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ruddy duck

ruddy duck (Oxyura jamaicensis) [female]
Photo © Mary Kay Rubey

ruddy duck (Oxyura jamaicensis) [male]
Photo © Mary Kay Rubey

Features and Behaviors

The ruddy duck averages 15 to 16 inches in length (tail tip to bill tip in preserved specimen). It has a large, white, cheek patch and a dark “cap” on the head. In the summer, the male has rust-red side feathers, a black “cap” of feathers on the head and a blue bill. In winter, the male is dull gray where it was red or black in the summer and has a gray bill. The female’s appearance year round is much like that of the winter male except that she has a dark line through the white cheek patch which the male does not have. The tail of this duck is often held erect. Three of the toes are webbed to help with swimming. The bill is flattened and has a toothlike fringe on its edge to help strain food from the water.

The ruddy duck is a common migrant statewide, an occasional summer resident in northern Illinois and an occasional winter resident statewide. It lives in ponds, marshes, sewage lagoons and lakes. This diving duck cannot walk well on land. Spring migration starts in February. A few ruddy ducks breed in northern Illinois in ponds or marshes with much floating vegetation. A floating nest of plant materials is attached to live plants at the water’s edge. Six to 10, white eggs are deposited by the female, and she incubates them for the 25- to 26-day incubation period. The male remains near the nest during incubation and with the female during the raising of the young. Fall migration starts in late September. The ruddy duck winters as far south as Honduras. It eats aquatic insects, especially midge larvae, and aquatic plants. The call of this duck is “chick-ik-ik-ik-k-k-k-kwrrrr.”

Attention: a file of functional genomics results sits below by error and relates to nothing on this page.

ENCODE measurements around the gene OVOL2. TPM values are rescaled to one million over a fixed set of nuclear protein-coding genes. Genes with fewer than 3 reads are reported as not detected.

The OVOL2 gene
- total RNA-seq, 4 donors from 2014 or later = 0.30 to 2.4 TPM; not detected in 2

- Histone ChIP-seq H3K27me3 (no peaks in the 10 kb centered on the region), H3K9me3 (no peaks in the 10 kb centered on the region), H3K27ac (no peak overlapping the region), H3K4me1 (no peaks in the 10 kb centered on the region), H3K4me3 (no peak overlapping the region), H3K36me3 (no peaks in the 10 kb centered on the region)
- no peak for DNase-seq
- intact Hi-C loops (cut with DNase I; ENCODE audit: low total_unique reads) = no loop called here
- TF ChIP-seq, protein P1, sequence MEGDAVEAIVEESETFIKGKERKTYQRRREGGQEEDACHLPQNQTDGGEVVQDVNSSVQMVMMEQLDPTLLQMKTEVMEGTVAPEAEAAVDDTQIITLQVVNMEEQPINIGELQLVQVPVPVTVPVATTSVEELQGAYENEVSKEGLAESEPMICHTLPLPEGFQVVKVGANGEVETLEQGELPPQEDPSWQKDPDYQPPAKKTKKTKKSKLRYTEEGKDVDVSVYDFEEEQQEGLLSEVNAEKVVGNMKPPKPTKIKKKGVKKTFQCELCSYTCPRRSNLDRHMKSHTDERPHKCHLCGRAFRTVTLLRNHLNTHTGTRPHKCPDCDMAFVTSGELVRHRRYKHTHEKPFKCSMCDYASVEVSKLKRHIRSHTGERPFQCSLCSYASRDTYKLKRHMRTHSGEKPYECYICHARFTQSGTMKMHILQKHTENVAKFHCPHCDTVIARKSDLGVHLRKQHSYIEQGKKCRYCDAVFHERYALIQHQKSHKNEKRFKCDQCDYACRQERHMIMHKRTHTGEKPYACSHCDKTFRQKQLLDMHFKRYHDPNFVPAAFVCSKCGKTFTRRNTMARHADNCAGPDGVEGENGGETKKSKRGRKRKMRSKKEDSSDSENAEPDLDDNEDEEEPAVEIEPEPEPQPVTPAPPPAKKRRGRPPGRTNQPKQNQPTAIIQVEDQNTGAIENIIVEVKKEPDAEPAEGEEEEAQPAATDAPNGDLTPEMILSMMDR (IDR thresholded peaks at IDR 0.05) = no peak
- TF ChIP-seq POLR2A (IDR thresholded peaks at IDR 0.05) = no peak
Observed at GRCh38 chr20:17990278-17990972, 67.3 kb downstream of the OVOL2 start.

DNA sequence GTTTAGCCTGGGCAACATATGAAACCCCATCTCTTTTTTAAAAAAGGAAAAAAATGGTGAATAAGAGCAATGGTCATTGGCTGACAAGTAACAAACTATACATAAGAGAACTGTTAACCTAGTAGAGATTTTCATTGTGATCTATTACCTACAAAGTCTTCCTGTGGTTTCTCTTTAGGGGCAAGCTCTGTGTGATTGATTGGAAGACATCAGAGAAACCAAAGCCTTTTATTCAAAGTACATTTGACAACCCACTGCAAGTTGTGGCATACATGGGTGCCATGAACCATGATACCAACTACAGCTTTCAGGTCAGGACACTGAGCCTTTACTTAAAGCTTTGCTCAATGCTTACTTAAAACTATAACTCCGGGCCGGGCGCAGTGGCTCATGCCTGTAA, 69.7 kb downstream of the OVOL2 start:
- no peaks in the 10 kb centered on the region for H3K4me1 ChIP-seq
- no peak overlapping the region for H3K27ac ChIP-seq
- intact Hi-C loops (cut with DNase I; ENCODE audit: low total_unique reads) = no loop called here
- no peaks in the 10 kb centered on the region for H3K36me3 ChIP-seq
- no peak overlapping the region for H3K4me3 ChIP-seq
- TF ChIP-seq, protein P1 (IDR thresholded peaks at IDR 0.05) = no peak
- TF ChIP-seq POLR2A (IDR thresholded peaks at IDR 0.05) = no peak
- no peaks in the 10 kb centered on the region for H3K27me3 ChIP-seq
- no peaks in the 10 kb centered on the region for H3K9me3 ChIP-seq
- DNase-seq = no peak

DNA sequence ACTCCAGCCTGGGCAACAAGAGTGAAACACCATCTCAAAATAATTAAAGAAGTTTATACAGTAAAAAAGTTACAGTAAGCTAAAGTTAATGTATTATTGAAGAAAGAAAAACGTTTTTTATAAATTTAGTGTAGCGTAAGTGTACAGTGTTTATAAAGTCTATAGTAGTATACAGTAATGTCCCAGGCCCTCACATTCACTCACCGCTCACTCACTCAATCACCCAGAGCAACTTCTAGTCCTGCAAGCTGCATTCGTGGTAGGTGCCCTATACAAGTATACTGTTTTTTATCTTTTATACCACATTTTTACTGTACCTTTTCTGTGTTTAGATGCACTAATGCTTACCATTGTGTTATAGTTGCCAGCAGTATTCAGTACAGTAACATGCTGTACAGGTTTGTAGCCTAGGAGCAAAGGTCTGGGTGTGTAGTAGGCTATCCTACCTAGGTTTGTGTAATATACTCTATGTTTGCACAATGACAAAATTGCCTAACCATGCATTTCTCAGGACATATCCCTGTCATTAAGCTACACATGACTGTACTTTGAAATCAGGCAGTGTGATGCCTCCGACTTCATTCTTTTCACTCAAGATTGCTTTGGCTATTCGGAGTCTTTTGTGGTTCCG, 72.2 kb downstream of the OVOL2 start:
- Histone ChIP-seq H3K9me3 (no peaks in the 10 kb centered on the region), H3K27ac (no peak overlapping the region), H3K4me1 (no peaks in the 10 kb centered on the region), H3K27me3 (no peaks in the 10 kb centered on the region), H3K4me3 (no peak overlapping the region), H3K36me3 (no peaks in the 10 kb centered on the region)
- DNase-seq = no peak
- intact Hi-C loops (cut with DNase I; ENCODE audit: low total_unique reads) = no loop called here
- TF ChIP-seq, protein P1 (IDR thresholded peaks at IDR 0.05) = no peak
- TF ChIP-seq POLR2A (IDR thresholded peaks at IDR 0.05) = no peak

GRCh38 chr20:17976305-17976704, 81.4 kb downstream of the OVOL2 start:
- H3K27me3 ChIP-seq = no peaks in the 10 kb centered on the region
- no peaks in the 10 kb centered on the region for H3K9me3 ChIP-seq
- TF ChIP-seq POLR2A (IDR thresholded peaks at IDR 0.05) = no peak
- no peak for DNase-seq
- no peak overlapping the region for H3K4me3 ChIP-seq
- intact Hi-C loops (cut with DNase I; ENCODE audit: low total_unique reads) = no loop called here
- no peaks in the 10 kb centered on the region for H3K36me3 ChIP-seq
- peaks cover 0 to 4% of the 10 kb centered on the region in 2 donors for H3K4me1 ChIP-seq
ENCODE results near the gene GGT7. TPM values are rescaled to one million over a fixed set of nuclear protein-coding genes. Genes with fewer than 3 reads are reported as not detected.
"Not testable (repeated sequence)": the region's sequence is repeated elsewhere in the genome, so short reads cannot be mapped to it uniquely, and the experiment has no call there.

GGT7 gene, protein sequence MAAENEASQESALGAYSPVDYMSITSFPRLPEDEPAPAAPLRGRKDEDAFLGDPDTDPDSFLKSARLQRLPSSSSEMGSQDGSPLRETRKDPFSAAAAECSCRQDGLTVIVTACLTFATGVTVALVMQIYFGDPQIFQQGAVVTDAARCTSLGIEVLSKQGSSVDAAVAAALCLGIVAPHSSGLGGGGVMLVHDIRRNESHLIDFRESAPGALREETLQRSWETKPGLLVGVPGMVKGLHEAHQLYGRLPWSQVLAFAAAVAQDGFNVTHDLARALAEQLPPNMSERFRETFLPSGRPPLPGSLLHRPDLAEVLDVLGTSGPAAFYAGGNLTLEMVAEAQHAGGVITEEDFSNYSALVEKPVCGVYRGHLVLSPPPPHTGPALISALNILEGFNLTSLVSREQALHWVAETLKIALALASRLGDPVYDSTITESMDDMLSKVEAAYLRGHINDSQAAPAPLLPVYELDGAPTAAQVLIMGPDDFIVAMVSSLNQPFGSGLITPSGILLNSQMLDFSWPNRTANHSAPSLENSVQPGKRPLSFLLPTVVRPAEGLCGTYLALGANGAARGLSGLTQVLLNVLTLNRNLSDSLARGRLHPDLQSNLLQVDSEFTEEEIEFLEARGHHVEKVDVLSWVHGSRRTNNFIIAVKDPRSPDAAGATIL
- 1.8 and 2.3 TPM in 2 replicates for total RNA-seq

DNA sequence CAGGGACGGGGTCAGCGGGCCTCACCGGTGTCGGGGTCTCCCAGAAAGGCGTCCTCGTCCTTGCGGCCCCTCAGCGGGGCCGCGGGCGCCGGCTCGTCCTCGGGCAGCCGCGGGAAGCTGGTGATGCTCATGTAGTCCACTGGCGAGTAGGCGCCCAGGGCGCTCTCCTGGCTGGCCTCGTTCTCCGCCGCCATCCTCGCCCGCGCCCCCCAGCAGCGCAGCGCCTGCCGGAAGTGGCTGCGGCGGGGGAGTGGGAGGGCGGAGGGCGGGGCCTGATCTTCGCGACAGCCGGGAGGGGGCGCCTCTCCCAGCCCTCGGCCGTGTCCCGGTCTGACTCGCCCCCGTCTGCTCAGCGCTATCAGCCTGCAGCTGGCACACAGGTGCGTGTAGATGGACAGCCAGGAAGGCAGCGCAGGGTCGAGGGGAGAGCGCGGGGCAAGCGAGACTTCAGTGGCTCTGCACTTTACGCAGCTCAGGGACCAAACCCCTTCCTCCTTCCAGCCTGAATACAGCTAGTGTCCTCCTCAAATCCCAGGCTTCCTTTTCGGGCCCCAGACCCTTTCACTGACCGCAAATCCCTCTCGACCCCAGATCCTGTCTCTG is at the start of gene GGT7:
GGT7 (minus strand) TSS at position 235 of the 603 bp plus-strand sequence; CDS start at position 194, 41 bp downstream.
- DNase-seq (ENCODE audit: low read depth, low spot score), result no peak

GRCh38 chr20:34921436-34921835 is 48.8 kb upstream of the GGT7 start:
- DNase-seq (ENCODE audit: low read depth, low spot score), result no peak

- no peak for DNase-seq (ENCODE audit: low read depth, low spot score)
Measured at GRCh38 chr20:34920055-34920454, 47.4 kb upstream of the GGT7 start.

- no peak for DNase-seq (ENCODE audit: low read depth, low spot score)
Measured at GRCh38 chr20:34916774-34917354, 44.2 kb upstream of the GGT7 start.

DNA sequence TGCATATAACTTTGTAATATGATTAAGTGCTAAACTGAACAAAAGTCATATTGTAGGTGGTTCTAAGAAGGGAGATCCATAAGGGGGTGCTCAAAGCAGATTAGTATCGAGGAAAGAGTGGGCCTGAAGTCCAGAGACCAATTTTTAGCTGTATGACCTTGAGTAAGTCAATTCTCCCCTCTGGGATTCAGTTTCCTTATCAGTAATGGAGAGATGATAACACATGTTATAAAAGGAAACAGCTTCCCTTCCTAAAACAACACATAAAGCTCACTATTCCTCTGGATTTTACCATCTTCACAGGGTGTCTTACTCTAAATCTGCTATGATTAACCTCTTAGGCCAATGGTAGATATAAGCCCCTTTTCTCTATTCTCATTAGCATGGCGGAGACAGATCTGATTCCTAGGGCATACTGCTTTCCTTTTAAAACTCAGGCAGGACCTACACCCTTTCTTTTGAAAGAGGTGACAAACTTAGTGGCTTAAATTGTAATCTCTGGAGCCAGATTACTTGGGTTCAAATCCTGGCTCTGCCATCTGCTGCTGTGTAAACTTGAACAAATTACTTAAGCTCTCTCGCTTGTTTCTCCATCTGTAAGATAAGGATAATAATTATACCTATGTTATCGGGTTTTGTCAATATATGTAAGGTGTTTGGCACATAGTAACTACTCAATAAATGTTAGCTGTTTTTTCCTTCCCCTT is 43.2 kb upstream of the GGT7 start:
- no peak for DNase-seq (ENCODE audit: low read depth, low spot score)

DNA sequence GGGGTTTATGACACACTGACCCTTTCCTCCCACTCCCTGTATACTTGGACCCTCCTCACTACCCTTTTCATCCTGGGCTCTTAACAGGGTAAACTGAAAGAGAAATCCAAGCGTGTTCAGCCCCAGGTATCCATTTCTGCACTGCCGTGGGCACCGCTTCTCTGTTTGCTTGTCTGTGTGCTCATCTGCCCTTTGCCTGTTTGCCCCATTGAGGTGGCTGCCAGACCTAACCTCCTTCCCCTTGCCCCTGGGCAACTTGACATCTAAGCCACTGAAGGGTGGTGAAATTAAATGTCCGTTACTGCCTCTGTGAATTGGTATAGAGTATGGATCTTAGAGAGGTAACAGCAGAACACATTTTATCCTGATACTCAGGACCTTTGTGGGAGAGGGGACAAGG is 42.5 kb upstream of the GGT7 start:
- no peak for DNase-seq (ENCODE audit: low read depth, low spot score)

Illinois Range


Kingdom: Animalia
Phylum: Chordata
Class: Aves
Order: Anseriformes
Family: Anatidae

Illinois Status: common, native